Sept. 06--Film historian Hugh Munro Neely remastered the classic 1910 silent movie "Ramona" and marvels at how the place where it was shot, Rancho Camulos just east of Piru, remains a trip back in time.
"It's fascinating to look at the film," Neely said, "and then go look at Rancho Camulos, to see where the film was made. Much of the buildings and plantings are the same."
People can do both when the film screens Saturday afternoon at Camulos.
For a little 17-minute one-reeler shot over several days in early spring 1910 on the remote fringes of Ventura County, the "Ramona" story sure has packed a mighty wallop that still echoes to this day.
It helped make famous director D.W. Griffith and, especially, lead actress Mary Pickford. Later dubbed "America's Sweetheart," she was by 1914, Neely noted, called "the most famous woman in the world" in magazines and became arguably moviedom's first superstar, touching off the sort of frenzied idolatry over celebrities that continues today.
It was part of the very early days of the film industry in California and signaled a sea change that would send its power base west from New York to what we now know as Hollywood.
The film also built upon the still-fervent interest in the 1884 Helen Hunt Jackson best-selling novel on which it is based; both were responsible for an early 20th century tourism boom in the area. Thousands of people got off a Southern Pacific Railroad Co. stop at Rancho Camulos to see the "land of Ramona," per a history on the rancho's website.
That in turn sparked a play adaptation (of the book) that's been performed in Hemet since 1923; in its 90th year, it -- called both the Ramona Outdoor Play and the Ramona Pageant -- remains California's official outdoor play and perhaps the longest continuously running one in the nation.
All this lives on in a more modern and much younger outgrowth of the story's considerable wake, the sixth annual Ramona Days celebration that takes place Saturday afternoon at Rancho Camulos. Neely will return to show the film's remastered version, cast members from the Hemet Ramona pageant will return to act out vignettes from the play, and flamenco dancers will perform to music that perhaps evokes the rancho's old ways under several generations of the del Valle family, who figured prominently in California's agricultural and political history.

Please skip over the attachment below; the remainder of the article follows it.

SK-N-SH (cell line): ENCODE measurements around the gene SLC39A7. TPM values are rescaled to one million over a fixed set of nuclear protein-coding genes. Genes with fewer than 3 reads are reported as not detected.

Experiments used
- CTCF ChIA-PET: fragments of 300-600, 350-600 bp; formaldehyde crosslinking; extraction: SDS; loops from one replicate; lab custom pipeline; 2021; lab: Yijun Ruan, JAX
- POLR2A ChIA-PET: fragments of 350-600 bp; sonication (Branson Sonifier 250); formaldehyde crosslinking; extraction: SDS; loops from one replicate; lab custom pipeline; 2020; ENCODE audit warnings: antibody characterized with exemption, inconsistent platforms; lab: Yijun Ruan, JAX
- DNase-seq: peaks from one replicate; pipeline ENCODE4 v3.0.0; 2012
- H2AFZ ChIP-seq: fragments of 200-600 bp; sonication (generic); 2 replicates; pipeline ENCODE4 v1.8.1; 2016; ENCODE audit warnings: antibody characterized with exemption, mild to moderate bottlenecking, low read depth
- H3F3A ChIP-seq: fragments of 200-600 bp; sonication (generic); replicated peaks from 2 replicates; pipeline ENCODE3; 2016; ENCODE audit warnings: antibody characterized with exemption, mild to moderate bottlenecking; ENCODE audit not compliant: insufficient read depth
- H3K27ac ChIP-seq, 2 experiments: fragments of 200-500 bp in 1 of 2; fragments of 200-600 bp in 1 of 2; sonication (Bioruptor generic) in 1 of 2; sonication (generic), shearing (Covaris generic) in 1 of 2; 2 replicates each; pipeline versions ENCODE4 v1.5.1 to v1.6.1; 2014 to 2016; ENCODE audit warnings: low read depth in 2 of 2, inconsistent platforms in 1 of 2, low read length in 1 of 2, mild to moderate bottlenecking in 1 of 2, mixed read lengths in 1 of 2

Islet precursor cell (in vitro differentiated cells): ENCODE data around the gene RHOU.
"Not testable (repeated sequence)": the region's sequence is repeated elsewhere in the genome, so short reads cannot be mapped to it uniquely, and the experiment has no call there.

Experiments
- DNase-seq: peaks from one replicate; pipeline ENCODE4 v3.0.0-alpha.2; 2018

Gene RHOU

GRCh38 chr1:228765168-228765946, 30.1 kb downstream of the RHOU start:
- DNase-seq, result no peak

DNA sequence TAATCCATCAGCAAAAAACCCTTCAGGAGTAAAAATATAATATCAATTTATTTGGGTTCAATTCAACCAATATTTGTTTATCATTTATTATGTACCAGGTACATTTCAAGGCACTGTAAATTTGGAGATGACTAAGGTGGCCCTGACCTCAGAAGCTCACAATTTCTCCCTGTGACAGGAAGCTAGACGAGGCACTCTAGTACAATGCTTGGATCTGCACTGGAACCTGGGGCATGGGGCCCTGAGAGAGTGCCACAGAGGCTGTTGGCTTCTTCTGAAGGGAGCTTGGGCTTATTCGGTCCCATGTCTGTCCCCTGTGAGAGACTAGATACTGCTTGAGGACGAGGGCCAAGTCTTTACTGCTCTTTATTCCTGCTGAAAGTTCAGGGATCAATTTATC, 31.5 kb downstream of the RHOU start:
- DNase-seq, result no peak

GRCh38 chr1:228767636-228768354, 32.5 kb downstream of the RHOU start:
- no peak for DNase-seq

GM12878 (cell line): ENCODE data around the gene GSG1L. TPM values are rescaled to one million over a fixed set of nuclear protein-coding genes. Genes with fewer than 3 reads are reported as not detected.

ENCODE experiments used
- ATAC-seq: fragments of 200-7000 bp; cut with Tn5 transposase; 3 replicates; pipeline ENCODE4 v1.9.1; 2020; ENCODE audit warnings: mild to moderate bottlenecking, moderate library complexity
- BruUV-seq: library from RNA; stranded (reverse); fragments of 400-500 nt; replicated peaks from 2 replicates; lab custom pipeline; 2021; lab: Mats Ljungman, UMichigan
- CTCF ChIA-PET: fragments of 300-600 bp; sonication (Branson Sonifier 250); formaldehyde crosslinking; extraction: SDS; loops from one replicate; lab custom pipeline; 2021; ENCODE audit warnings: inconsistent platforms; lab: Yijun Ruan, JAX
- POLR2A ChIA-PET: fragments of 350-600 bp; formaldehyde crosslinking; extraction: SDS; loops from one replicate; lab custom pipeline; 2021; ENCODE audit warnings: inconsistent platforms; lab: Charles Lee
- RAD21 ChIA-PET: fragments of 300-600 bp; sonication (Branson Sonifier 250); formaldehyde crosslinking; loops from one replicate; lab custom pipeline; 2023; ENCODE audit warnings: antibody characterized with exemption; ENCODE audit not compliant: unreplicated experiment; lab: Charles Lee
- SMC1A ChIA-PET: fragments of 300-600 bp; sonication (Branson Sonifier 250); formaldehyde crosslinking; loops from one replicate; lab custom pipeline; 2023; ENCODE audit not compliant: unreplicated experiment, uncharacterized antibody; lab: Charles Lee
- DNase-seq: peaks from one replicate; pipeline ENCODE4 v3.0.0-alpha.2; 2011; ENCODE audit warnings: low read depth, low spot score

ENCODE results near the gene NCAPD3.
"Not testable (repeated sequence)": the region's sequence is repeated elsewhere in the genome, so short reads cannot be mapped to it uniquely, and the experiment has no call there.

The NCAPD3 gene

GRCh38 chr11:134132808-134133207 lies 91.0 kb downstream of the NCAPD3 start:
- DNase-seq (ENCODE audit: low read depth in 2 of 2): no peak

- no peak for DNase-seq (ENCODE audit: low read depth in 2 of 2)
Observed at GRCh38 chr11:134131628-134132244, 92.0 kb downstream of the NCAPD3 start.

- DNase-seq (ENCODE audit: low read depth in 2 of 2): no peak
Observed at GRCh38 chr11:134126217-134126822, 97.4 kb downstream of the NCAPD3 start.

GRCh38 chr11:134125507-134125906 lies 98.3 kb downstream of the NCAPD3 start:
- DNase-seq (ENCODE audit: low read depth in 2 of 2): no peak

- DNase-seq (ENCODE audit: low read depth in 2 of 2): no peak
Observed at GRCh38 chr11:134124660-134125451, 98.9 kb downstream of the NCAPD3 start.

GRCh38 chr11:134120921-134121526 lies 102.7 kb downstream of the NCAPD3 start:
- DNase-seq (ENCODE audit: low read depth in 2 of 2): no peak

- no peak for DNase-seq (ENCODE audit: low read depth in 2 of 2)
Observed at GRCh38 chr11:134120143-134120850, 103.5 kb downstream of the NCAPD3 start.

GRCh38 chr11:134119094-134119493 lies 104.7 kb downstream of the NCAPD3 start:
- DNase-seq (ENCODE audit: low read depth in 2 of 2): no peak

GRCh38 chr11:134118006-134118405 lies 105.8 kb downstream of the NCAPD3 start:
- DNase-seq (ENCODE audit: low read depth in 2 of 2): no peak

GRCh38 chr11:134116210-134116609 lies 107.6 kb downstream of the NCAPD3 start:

The place is a national historic landmark, and Neely noted that "Ramona" is a "very important" part of film history. But that story, he added, is "only part of the richness that exists at Rancho Camulos."
Sprucing up a silent classic
Neely remastered the "Ramona" film for Turner Classic Movies in 2009 and for the past couple years has shown it at the Rancho Camulos celebration. He also gives a talk about it and fields questions.
"It's a special presentation," he said. "I really love doing it there. The people are so enthusiastic."
Neely directed the documentary "Mary Pickford: A Life in Film" and also has been affiliated with the Mary Pickford Institute for Film Education in Culver City, where the remastering work occurred.
The original "Ramona" negative, he said, survives in the Library of Congress; he worked from a duplicate negative to remaster the film. It was tedious, frame-by-frame work, deciding how bright each one should be, among other factors.
Another bit of trickiness was deciding at what speed the film should run; Griffith was only allowed to do a one-reel film, or roughly 1,000 feet of film, so to get more story in, he told his cameraman to crank it slower than normal, at about 16 frames per second.
Neely and crew also commissioned a score for the film. As part of his research, he also got permission to venture into the hills above Piru to see where Griffith shot the mountain scenes.
"Ramona," he noted, is an important story of early California history. Jackson, a travel writer in her day, wrote it over her concern about injustices to Native American people.
"Basically, they'd had their land taken from them over and over again," Neely noted.
She'd written an earlier book, "A Century of Dishonor," hoping it'd result in legislation helping the Native Americans.
When it didn't, she layered such serious issues in the story of "Ramona," the romance between the title character -- "of the great Spanish household of Moreno" -- and the Indian, Alessandro.
In some ways, this short tale of forbidden love with dark consequences is Shakespeare's "Romeo & Juliet" transferred to 19th century frontier California. Jackson set it in the 1840s, in the days just before California became a state.
In the early 1880s, Jackson visited Rancho Camulos, still a thriving land-grant ranch operated by the del Valles. When the book came out in 1884, many -- as they do today -- considered Camulos to be the "home of Ramona."
The Camulos history notes that Ramona's fictional home on the Moreno Ranch, as described geographically by Jackson in the novel, matches its location. Other things described in the book, such as the hill, the chapel, the bells and the fountain and courtyard, were clearly from Camulos, the site states.
But Neely isn't so sure; he doesn't think Jackson (who died in 1885, a year after the book came out) ever claimed Camulos was the home of Ramona. While it's true she described the rancho and surrounding valley in the book, she also described other areas of Southern California, he noted. Other historians through the years have claimed other settings for the book.